• $\begingroup$ ok, but how can be explained the fact that sampled signal has the envelope frequency of exactly $f_s/2-f$? $\endgroup$
    – Curious
    Commented Sep 7, 2022 at 19:36
  • 1
    $\begingroup$ See updated answer. I took a swing at explaining why it looks like $f_s/2-f$ $\endgroup$
    – Hilmar
    Commented Sep 7, 2022 at 21:53
  • 1
    $\begingroup$ Sorry, I didn't explain this well. Of course you can write $\omega = \pi-\delta$ for any frequency. However, if $\omega$ is close to Nyquist (which corresponds to $\pi$) than $\delta$ becomes very small and $\cos(\delta n)$ looks like a beat. $\endgroup$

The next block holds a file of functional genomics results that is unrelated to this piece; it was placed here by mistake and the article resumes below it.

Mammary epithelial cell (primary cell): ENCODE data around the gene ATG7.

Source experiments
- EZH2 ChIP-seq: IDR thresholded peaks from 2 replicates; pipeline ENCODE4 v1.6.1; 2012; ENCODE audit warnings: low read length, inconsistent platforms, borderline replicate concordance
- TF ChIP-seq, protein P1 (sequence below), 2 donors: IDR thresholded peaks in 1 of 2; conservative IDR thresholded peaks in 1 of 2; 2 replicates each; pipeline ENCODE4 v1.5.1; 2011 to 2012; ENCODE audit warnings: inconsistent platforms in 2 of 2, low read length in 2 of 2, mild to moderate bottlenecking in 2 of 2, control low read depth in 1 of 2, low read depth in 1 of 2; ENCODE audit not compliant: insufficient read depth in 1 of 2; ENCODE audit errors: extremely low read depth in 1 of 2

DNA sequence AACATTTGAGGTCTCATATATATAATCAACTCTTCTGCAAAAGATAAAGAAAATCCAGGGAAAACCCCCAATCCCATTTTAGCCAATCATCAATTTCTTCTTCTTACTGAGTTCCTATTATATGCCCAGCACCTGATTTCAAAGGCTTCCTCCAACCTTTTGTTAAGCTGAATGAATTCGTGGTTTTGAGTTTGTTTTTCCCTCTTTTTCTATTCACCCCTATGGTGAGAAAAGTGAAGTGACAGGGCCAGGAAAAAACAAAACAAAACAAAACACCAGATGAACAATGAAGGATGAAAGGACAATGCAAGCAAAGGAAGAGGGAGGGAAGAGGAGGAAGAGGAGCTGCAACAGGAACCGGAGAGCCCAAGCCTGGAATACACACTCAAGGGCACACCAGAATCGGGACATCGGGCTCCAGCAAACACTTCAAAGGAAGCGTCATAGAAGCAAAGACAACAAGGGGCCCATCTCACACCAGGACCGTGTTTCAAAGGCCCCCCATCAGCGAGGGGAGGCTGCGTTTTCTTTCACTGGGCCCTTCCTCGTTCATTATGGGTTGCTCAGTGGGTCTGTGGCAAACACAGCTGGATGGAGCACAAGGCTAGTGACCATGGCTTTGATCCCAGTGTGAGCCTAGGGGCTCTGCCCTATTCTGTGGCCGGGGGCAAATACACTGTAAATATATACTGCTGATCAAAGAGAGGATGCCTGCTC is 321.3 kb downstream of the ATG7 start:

– Hilmar
    Commented Sep 10, 2022 at 18:32
  • 1
    $\begingroup$ $\pi$ is the normalized frequency of Nyquist. Let's sample $\cos(2\pi \frac{f_s}{2} t)$ at $f_s = 1/T_s$. We get $x[n] = \cos(2\pi \frac{f_s}{2} nT_s ) = \cos(2\pi \frac{f_s}{2} n/f_s) = \cos(\pi n)$ $\endgroup$
    – Hilmar
    Commented Sep 12, 2022 at 2:29
  • 1
    $\begingroup$ Yes. That's why often use $\omega = 2\pi f/f_s$ as the "normalized frequency". This is normalizes everything to the sample rate. For discrete signals, calling a frequency "high" or "low" is always with respect to the sample rate, regardless of whether it's $1Hz$ or $1GHz$ $\endgroup$
    – Hilmar
    Commented Sep 14, 2022 at 11:50

Your Answer

By clicking “Post Your Answer”, you agree to our terms of service and acknowledge you have read our privacy policy.

Not the answer you're looking for? Browse other questions tagged or ask your own question.